Print on Demand
Print-on-demand has evolved from flimsy productions to professional quality, all based on digital print technology that allows companies such as CreateSpace, Lulu and Ingram Spark to automate the printing process and produce limited numbers of copies to meet demand on an as-needed basis. Lulu and CreateSpace offer free setup; Ingram Spark offers a low-cost setup with an equivalent refund if 50 books are ordered. All three offer self-publishing tools to help you prepare everything yourself, although optional fee-based services are available if you need help with the layout. You need to get an ISBN for your book, although these platforms help you with that process as well. You need to format the manuscript and design a cover, and then you're ready to set the price, hit the "publish" button and start selling. The result is an attractive, physical book, which you can sell directly, through your own website or through the publishing site's author storefront. Traditional publishers still have most of the market cornered on getting books into physical bookstores, although Ingram Spark gives you the option of making your book available to its network of global retailers.
All three print-on-demand platforms also offer the option of publishing as an e-book as well; or you can go with platforms such as Amazon's Kindle Direct Publishing, Smashwords and Kobo that deal exclusively in e-books. Designing an e-book is a little different from print-on-demand, because the e-book hardware determines how it looks, rather than your own formatted file. The layout conventions you use in print, such as the two-page spread with a running head on the inside page margin, no longer apply, as the e-book reader displays only a single page at a time. Every e-book publisher requires a specific type of digital file, which is often proprietary to that platform. There are plenty of free tools available such as Mobipocket eBook Creator and Calibre, which convert a Word file into the appropriate e-book format.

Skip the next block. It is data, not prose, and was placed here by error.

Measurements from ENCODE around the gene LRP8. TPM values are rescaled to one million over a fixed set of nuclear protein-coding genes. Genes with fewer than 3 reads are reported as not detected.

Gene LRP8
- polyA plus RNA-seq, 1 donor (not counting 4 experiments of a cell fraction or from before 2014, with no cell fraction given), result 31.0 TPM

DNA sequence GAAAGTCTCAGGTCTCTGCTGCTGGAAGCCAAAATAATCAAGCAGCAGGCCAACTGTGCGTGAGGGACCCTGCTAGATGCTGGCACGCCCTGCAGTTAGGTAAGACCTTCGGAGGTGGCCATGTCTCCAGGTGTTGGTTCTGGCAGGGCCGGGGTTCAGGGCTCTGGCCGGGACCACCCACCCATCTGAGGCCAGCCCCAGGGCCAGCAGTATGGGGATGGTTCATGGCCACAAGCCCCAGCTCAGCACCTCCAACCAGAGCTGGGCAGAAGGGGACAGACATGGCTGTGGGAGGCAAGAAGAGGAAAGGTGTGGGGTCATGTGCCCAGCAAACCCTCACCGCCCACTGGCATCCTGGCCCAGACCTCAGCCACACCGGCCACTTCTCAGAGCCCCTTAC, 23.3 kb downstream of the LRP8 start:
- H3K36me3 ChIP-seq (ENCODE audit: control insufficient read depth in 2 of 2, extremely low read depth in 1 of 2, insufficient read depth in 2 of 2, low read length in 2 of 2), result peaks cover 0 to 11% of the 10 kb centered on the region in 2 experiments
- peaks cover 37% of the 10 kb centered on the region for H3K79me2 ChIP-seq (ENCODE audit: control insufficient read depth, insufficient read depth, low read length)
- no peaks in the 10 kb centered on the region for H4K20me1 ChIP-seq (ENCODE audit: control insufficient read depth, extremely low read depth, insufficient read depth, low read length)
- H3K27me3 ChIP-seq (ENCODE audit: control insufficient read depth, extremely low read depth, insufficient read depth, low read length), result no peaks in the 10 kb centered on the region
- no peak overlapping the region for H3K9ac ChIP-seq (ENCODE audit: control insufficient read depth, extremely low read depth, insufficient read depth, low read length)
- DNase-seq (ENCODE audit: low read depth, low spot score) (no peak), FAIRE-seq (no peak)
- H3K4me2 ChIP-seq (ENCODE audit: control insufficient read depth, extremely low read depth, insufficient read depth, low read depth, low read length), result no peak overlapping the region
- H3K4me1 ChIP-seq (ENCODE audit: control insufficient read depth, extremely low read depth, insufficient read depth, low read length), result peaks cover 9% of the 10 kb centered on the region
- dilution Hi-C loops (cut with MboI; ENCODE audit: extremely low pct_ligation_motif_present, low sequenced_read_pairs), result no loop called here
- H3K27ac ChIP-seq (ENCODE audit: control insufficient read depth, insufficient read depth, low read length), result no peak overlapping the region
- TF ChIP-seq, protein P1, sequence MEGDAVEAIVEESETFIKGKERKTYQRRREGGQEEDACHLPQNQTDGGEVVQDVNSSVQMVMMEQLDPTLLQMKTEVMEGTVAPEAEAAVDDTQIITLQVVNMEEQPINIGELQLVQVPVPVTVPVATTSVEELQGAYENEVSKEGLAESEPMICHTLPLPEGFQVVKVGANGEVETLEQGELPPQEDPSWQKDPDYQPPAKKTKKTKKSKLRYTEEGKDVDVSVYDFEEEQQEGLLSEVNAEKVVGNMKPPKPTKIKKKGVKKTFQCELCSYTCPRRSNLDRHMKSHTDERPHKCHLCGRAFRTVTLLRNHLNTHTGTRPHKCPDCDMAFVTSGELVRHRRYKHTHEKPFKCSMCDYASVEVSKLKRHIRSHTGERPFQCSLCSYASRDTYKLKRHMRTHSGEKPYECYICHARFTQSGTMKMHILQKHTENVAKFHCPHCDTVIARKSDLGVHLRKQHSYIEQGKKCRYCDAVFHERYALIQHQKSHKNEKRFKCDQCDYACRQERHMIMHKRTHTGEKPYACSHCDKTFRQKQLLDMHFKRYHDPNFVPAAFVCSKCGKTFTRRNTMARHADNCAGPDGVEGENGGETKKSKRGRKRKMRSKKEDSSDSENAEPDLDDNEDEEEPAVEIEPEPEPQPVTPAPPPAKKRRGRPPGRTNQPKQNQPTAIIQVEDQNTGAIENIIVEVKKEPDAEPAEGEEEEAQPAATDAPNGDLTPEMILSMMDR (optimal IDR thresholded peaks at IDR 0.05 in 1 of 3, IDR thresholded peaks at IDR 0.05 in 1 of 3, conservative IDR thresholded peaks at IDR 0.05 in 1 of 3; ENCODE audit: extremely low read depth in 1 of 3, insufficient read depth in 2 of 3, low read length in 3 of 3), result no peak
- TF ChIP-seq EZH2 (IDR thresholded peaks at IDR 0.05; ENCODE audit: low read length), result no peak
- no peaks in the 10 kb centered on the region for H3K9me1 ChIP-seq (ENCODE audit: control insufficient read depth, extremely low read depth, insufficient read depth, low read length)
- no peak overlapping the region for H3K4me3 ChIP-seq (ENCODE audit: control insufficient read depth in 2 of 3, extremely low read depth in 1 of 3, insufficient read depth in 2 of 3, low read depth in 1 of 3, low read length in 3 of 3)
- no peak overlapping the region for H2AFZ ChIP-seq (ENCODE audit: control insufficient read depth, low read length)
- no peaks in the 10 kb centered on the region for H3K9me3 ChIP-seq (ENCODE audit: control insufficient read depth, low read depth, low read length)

Sales and Distribution
Both e-book and print-on-demand platforms provide basic distribution. With the possible exception of Ingram, they won't get you into physical bookstores, but they provide you with a handful of useful tools for selling both print-on-demand and e-books online and for getting the word out. If you want to sell printed books yourself at in-person events, you'll have to purchase them wholesale ahead of time, but all print-on-demand platforms allow you to use their own author portal pages to sell a copy at a time, with the platform doing the fulfillment and without any advance cost. They simply give you a payment once a month for your share of the sale after publishing costs. Naturally, the issues involving shipping and procuring physical books are eliminated if you publish exclusively in e-book format. Keep in mind that Kindle and Nook together make up almost 80 percent of all e-book sales, with Apple iBookstore and Google Play also taking up a big piece of the market, so these platforms offer a distinct marketing and convenience advantage.
Self-publishing is remarkably easy, but the simplicity afforded by these platforms does not mean you will sell any books. That is decidedly the hardest part of the process, and you won't get any marketing help from the POD or e-book platforms beyond basic availability of an author portal. Many have fee-based marketing packages; however, these tend to be limited in scope. In reality, marketing, especially for self-published authors, is a grass roots, personalized task that still requires direct contact with reviewers, editors, bloggers and key influencers. Boilerplate marketing packages based on mass emails, vanity interviews on Internet Radio shows with few listeners, search engine optimization and making posts to multiple sites with low readership will not generate results.